# First Year Mathematics B (Integration, Series, Discrete Maths & Modelling) (1 Viewer)

#### leehuan

##### Well-Known Member

Can you recall whether there have been any contradiction proofs in the HSC more recently than 2003? Surely there should've been (though I can't remember any off the top of my head)?
Couldn't really off my head either

#### Flop21

##### Well-Known Member

1. Will I lose marks if I just write down the limit in questions asking for 'does this series converge, if so find its limit'?

2. Will I lose marks if I don't show fully working when row reducing in questions where it's just a step, e.g. finding eigenvectors I can just sometimes do it my head and will just write the final form.

#### leehuan

##### Well-Known Member

1. Will I lose marks if I just write down the limit in questions asking for 'does this series converge, if so find its limit'?

2. Will I lose marks if I don't show fully working when row reducing in questions where it's just a step, e.g. finding eigenvectors I can just sometimes do it my head and will just write the final form.
Well if you want to find the limit of a series, unless it's that obvious how do you plan to do it by inspection though

But with 2 I also skip row reductions if it's that obvious. I think my tutor does as well.
I work around it by saying matrix*x = 0 therefore x = my answer

#### leehuan

##### Well-Known Member

Good thing is that they're like we WANT to give you marks. So they don't have mark allocations like in the HSC so that they aren't limiting themselves.

So I reckon if you jumped some steps but didn't jump too excessively to get the right answer you'd get it. (But of course if you jumped too many steps only to get the wrong answer well that's another story)

#### leehuan

##### Well-Known Member

(for the same linearly independence qn)

Another friend wants to know if there's fault in what he did and I can't really communicate anything

#### InteGrand

##### Well-Known Member

(for the same linearly independence qn)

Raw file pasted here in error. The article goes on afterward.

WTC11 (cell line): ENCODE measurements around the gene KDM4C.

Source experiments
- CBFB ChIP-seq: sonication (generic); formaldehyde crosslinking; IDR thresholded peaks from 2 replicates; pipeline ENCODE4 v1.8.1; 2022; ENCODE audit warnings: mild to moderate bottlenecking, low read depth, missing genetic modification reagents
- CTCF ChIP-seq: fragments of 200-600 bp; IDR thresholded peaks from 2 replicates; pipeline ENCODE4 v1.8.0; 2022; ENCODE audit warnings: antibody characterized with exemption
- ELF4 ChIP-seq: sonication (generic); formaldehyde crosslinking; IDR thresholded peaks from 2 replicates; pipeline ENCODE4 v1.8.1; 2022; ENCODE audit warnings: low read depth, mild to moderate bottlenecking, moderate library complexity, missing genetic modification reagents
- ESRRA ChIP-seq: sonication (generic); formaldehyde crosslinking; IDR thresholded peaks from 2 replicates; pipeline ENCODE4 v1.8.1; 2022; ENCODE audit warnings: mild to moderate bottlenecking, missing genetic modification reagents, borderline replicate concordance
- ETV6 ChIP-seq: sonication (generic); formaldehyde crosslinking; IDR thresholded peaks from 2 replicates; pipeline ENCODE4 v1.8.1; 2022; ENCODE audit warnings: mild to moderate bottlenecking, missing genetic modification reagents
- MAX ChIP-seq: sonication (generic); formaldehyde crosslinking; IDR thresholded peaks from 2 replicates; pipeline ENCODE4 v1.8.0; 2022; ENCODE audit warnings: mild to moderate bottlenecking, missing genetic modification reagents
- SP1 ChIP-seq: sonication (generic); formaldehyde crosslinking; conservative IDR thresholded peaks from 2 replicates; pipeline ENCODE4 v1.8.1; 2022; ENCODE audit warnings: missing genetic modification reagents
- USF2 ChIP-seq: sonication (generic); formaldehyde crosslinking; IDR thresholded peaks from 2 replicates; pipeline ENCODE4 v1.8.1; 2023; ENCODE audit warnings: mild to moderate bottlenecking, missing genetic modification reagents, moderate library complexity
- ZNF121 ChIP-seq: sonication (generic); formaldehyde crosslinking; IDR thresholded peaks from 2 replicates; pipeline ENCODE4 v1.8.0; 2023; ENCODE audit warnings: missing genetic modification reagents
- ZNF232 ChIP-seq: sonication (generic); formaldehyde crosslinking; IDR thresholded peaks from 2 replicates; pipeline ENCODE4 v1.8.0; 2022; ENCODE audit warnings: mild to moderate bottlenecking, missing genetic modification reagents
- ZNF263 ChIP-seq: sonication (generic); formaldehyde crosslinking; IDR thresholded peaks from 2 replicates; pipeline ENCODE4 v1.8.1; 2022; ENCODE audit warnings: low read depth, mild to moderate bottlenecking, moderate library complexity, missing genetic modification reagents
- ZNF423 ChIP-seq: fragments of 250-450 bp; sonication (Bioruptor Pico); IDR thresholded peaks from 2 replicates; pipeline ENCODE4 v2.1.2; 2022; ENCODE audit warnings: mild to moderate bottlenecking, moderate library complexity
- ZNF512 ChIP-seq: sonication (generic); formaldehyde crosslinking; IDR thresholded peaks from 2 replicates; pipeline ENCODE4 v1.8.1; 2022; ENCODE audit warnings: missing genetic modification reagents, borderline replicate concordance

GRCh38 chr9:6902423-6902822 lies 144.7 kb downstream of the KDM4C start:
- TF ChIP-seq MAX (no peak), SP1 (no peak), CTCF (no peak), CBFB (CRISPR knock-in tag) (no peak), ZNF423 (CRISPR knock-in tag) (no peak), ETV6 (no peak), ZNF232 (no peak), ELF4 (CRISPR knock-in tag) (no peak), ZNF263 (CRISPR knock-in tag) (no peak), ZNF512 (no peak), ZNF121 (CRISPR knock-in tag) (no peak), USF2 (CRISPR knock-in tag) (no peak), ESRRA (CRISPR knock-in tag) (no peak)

Another friend wants to know if there's fault in what he did and I can't really communicate anything
Yeah that's correct.

#### leehuan

##### Well-Known Member

I could probably research it up but I feel as though InteGrand's answers are more comprehensible...

$\bg_white \text{Prove that }i^i=\exp \frac{-\pi}{2}$

#### InteGrand

##### Well-Known Member

I could probably research it up but I feel as though InteGrand's answers are more comprehensible...

$\bg_white \text{Prove that }i^i=\exp \frac{-\pi}{2}$
$\bg_white \noindent Need to define complex powers and logarithms to make sense of something like i^i. I'll be slightly brief now (search up things like complex logarithm and powers online for more info). We generally define (for z and c complex and z \neq 0) z^c as e^{c \log z}, where \log is the complex logarithm and is \textsl{multivalued} (so powers are generally multivalued). For complex numbers z = re^{i\theta} (r > 0, \theta \in \mathbb{R}), we define \log z = \ln r + i\theta + 2\pi i n (n\in \mathbb{Z}), where \ln is the usual real logarithm.$

$\bg_white \noindent So i^i = e^{i\log i}, and \log i = \ln \color{blue}{1}\color{black}{}+ i \color{red}{\frac{\pi}{2}}\color{black}{}+ 2\pi i n = i\frac{\pi}{2} + 2\pi i n \Big{(}since |i| = \color{blue}{1} and \mathrm{Arg}(i) = \color{red}{\frac{\pi}{2}}\color{black}{}\Big{)}. Hence i^i = e^{i\left(i\frac{\pi}{2} + 2\pi i n \right)} = e^{-\frac{\pi}{2} - 2\pi n}, n\in \mathbb{Z}. If we take n = 0, this gives us the \textbf{principal value} (corresponding to the \textsl{principal logarithm} being used -- you can search online for more info on this) of e^{-\frac{\pi}{2}}.$

$\bg_white \noindent So the key things are that in general complex powers and logarithms are multivalued objects. Also pretty cool, i^i is real!$

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#### Drsoccerball

##### Well-Known Member

I could probably research it up but I feel as though InteGrand's answers are more comprehensible...

$\bg_white \text{Prove that }i^i=\exp \frac{-\pi}{2}$
Spending too much time on mathematical memes ?

#### FritzTheCat

##### New Member
Is everyone still doing this? I'd very much like to participate.

Here's a problem I've been stuck on for a little while. Any takers?

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#### sida1049

##### Well-Known Member
Consider the equation \lambda_1.v_1 + ... \lambda_m.v_m = 0. We need to show that all coefficients are zero. To do this, take the dot product of v_i to both sides to show that for arbitrary i = 1, 2, ... , m, \lambda_i = 0 (by the property of orthogonality). And we're done.

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